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Triple-phase boundary and power density enhancement in thin solid oxide fuel cells by controlled etching of the nickel anode
Nanoscale Research Lettersvolume 9, Article number: 286 (2014)
Fabrication of microporous structures for the anode of a thin film solid oxide fuel cell (SOFC(s)) using controlled etching process has led us to increased power density and increased cell robustness. Micropores were etched in the nickel anode by both wet and electrochemical etching processes. The samples etched electrochemically showed incomplete etching of the nickel leaving linked nickel islands inside the pores. Samples which were wet- etched showed clean pores with no nickel island residues. Moreover, the sample with linked nickel islands in the anode pores showed higher output power density as compared to the sample with clean pores. This enhancement is related to the enlargement of the surface of contact between the fuel-anode-electrolyte (the triple-phase boundary).
The world's extensive use of petroleum increased drastically in the last decades causing not only a sharp drop in the world reserves but also resultant environmental concerns. Natural gas and other high hydrogen content fuels are better replacement candidates because of their lower environmental effects [1–3]. The major shortcomings of these types of fuels are their lower combustion efficiency and the larger volumes needed for machines that convert the fuel to electrical energy. This opens the field for more research on the development of low-volume and high-efficiency generators in order to use these fuels in a wide range. Extensive research has been held on fuel cells, which are one of the promising candidates. A number of hydrogen-oxygen-operated fuel cell designs already exist; solid oxide fuel cells (SOFCs) are one of the most attractive fuel cell types due to their high energy efficiency and environmental friendliness . Thick solid oxide fuel cells exhibited 0.2 to 1 W/cm2 with 60% to 70% reported efficiency but at undesired high operating temperatures >800°C [5, 6]. To avoid the high operating temperature of the SOFCs, it has been proposed to reduce electrolyte thickness and/or use a higher ion conducting electrolyte material. The fabrication of ultra-thin film SOFCs (10- to 15-μm cell thickness) built on microporous thin metallic foil substrates has already shown considerable reduction of the operating temperatures to 450°C to 550°C and also a reduction of cell volume. However, the cell was somewhat structurally weak, and cell output power density was low as compared to known SOFCs . In the present work, the enhancement of both cell physical structure and the output power density have been achieved by controlling the chemical etching process of the thin metal anode micropores which in turn enhanced the surface of contact between fuel-anode-electrolyte (the triple-phase boundary) [5, 8].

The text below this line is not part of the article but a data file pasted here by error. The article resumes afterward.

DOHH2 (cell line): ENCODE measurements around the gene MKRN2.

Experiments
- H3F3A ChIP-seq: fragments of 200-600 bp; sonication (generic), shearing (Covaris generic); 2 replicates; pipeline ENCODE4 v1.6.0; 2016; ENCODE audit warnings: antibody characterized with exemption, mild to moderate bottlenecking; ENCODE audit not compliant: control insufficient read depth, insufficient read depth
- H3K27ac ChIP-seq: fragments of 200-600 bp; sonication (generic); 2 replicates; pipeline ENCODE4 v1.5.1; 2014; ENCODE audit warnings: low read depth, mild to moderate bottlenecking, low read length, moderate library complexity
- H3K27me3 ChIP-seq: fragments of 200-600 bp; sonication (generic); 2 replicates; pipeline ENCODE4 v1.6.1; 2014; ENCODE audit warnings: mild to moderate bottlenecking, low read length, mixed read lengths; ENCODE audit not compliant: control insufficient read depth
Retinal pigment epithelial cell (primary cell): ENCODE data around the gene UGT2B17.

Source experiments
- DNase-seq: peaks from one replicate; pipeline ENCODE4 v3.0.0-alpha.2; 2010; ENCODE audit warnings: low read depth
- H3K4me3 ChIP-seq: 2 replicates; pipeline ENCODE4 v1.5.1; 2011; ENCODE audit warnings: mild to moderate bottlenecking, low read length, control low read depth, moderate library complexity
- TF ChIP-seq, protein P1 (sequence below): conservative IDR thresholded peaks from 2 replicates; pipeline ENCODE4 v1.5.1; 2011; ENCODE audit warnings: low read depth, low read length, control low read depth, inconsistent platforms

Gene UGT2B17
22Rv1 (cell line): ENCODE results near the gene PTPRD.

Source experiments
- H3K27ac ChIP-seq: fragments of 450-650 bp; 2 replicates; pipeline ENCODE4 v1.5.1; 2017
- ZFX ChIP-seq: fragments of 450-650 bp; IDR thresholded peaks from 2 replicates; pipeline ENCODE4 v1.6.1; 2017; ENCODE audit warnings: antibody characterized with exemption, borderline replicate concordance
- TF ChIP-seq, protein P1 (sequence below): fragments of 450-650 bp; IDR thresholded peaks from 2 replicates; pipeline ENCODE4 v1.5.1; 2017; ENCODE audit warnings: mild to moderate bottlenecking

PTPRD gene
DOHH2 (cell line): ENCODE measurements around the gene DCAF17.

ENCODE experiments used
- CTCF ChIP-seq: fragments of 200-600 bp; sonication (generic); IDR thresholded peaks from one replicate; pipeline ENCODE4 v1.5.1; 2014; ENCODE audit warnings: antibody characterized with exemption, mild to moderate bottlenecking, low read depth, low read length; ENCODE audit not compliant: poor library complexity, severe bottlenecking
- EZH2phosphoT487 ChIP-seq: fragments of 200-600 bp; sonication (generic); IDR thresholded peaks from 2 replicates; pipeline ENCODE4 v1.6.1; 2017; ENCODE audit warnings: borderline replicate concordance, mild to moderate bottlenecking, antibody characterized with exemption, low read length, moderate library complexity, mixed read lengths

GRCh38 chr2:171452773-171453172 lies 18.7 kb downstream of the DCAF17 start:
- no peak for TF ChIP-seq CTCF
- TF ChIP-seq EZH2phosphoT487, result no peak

The electrolyte and cathode layers of the thin film SOFCs were fabricated on 10-μm-thick nickel foil (to act as an anode). The thin film solid oxide fuel cell fabrication process flow is illustrated in Figure 1, wherein the nickel foils were treated for a short time in a mixture of acetic, nitric, sulphuric, and phosphoric acids to remove any rolling marks left on the foil surface followed by a degreasing process (acetone, methanol, and DI water). The clean nickel foils were annealed at 650°C for 2 h in an argon atmosphere in order to generate atomic ordering with the lattice (100) direction normal to the foil surface. Layers of yttria-stabilized zirconia (YSZ) electrolyte (approximately 1.5 μm thick) and La0.5Sr0.5CoO3 - δ (LSCO) cathode (approximately 2 μm thick) were deposited on the nickel foils using pulsed laser deposition (PLD; 248-nm KrF laser) in an initially 96% argon/4% hydrogen atmosphere (to avoid nickel oxidization) and then in an oxygen atmosphere (to yield good oxide stoichiometry) at substrate temperatures of 25°C to 650°C. Hexagonal pores (about 50-μm diameter with 50-μm spacing) were etched in the nickel anode by photolithographic patterning followed by either wet etching (using 0.25 M FeCl3) or electrochemical etching (using 6 M H2SO4) at room temperature (see Figure 1).
The crystalline structures of the successive layers of the fabricated fuel cells were characterized by X-ray diffraction (XRD) measurements which were carried out using a Siemens D-5000 spectrometer (Erlangen, Germany). The XRD scans were done in the standard θ-2θ configuration, using the Cu Kα radiation of wavelength 1.54 Å at scan steps of 0.05°. SEM analysis was carried out using a JEOL (JSM 5410, Akishima, Tokyo, Japan) scanning electron microscope. A computerized testing setup was used to test the fuel cells fuel-air performance (I-V and power output characteristics) as a function of operating temperature.
Results and discussion
The XRD scans of the different layers of the fabricated samples are shown in Figure 2. The XRD scan of the approximately 1.5-μm-thick YSZ electrolyte film deposited on treated nickel foil by PLD at 650°C (Figure 2a) shows two major peaks: Ni (200) at θ = 51.85° and YSZ (200) at θ = 34.8°. However, the appearance of low-intensity peak at θ = 44.5° indicates a small percentage of the (111) crystalline orientation in Ni. The XRD scan of the 2-μm-thick cathode (LSCO) film deposited on the YSZ/Ni sample by PLD first at 650°C and then at room temperature (Figure 2b) shows an LSCO (200) small broad peak at θ = 43°. The LSCO (100) orientation is more favorable because of its high conductivity compared to other types of crystallographic orientations . The laser deposition process for the electrolyte resulted in a smooth contiguous YSZ film (Figure 3a) so as to block the hydrogen from reaching the cathode side, and for the cathode layer resulted in a cracked LSCO film as shown in Figure 3b, in order to allow the oxygen to reach the electrolyte layer during the fuel cell operation.